Sunday, August 17, 2014

Safe and Sound

The thought of shipping any art is just scary. Once it's out of our studio and out of our hands, who knows what will happen on the journey to gallery, fair, framer, consultant, or collector. My husband (who worked for a large shipping company that shall not be named) had these wise words about any package you are going to send: "If you can't throw it across the room and stand on it, don't ship it." After seeing the shipping hub for myself and what a package must endure, I can say this is absolutely true!

So what's an artist to do about shipping? First and foremost, get insurance if you can afford it. Not all carriers will insure or even ship artwork. That means an outside insurance policy for sending art, like an inland marine policy. If insurance is out of the question financially, you will have to make the call yourself on how comfortable you are with the risk of shipping. The worst case scenario is that the piece is completely destroyed. Quick side note: we literally had a piece destroyed by a chain saw joke. The next question is what shipper to use. Most of us also cannot afford to use fine art shippers or have the work hand-carried to its destination. As of writing this post, I find that USPS and FedEx Express are currently our best options. Another option is to look into driving the work yourself.

Now on to the packing. Since Pele's focus is prints, these packing tips are for works on paper. Paintings, sculptures, framed work, or other types of art require a different approach. There are two ways to ship unframed prints: flat or rolled.

Flat Pack
  • This is your best option for smaller prints, extra heavy papers, collage pieces, and works that have a delicate surface or ink that may crack if rolled.
  • Protect prints with glassine and wrap in plastic. You want to have moisture barrier. Prints that are different sizes should be wrapped separately.
  • Cut packing material at least 5" larger than the dimensions of the largest print in each direction. The corners are vulnerable to crushing in a flat pack, so it's important that the prints are not close to the edges.
  • Packing material should include a minimum of four pieces of cardboard and a piece of sturdy board (thin plywood, Masonite, etc.). The board protects the entire package from bending in shipping. The larger the prints, the more vulnerable they are to bending. Use more packing materials for larger flat packs.
  • Create a sandwich with the prints in the middle. The prints should be secured to a piece of cardboard using painters tape or taped sturdy corners (folded pieces of card stock much like photo corners, allowing you to keep tape off of the art). Secured each wrapped print(s) separately.
  • Fully tape around the outer edges of the sandwich using strapping and/or packing tape.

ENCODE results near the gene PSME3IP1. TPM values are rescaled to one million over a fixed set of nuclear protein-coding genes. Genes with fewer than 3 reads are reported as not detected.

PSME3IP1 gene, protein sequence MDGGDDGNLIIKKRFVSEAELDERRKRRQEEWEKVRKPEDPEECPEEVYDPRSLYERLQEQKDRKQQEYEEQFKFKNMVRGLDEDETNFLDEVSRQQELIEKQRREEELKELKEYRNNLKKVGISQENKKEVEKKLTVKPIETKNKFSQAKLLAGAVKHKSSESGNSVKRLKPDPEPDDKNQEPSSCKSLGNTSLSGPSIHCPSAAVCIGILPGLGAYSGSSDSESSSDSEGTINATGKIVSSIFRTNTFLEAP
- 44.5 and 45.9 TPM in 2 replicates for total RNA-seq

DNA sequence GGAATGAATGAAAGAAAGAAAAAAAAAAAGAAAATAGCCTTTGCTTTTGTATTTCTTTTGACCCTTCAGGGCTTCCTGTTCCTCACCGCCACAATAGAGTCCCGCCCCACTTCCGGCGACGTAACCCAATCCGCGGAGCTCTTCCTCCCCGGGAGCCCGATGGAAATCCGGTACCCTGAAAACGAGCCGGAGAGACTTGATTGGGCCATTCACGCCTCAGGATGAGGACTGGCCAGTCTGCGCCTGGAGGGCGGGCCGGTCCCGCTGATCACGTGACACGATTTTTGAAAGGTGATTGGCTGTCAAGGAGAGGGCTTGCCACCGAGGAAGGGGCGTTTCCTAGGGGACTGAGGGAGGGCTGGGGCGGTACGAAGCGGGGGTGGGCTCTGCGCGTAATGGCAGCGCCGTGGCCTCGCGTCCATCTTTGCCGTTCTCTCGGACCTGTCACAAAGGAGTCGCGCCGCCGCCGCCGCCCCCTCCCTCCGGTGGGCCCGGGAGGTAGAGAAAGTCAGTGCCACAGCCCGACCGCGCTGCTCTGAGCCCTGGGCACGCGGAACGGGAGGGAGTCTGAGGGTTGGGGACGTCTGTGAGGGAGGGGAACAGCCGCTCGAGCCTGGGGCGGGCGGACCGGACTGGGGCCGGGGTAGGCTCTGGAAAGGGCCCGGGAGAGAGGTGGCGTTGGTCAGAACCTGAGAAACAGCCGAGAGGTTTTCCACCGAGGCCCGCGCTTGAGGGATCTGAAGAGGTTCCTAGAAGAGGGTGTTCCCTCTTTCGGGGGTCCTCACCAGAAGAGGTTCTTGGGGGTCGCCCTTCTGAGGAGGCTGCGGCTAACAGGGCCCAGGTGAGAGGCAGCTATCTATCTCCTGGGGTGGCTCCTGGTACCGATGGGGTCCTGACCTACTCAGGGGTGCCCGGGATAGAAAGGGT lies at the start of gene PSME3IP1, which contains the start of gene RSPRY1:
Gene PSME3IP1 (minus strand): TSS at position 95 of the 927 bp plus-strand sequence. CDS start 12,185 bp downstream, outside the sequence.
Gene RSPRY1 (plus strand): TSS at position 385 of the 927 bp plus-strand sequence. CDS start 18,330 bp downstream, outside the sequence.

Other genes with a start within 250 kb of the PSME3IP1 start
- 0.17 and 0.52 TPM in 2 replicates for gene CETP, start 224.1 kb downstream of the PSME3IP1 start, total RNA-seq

Tube in a Tube
  • This is your best option for large prints.
  • You will pack a tube within a tube. The inner tube should not be smaller than 4" in diameter and 4" longer than the shortest dimension of the print to be shipped. Add another 2"-3" to the length and diameter of the outer tube.
  • Wrap the inner tube with glassine, and roll the print(s) face out around the outside of this tube. Make sure the edges of the prints are even and the prints are centered on the roll. Roll another sheet of glassine (6" longer than the tube in width) around the prints. Secure the ends by tucking the glassine into the ends of the tube.
  • Wrap a piece of painters tape tightly and completely around each end of the tube to keep the print(s) from sliding up and down on the tube. The tape should not be on top of print or on the edge of the print, but a 1/2" out from the edge of the print.
  • Wrap the entire inner tube in plastic or bubble wrap to protect from moisture.
  • Using bubble wrap, create sleeves or cushion the sides of the inside tube so it doesn't rattle around or hit the inside of the outer tube. Make sure you have a small amount of bubble wrap at the ends as well for cushioning.
  • Securely tape caps on the ends of the outer tube using strapping and/or packing tape.

Tuesday, August 5, 2014

How We're Wired

Last week we saw the movie Lucy. Without any spoilers, the story looks at the ability of humans to use their brains to the fullest capacity and what that would be like. Even though the movie has received mixed reviews, I'm pretty easily entertained. Not to mention it was nice to see something that wasn't a remake or sequel. If nothing else, Lucy does give some food for thought about the way our brains work.

All of this made me think back to an article I saw in April from Artnet News (New Study Suggests Artists' Brains Are More Fully Developed). This stemmed from a report from the BBC. In a nutshell it seems that visual artists have a more developed section of their brain, making them wired for fine motor skill and visual acuity. The increased grey and white matter present suggests that "these individuals have enhanced processing" in certain areas. The question of whether they were pre-wired for these skills or developed these areas of the brain through training and practice remains to be answered. Most likely, it's a combination of the two. Also interesting is that the increase in brain development was not just found on right side of the brain, but the left as well. This challenges the idea that artists are strictly right-brained.

We are just scratching the surface in terms of understanding how the brain works...I can't wait to see where the research takes us in the future.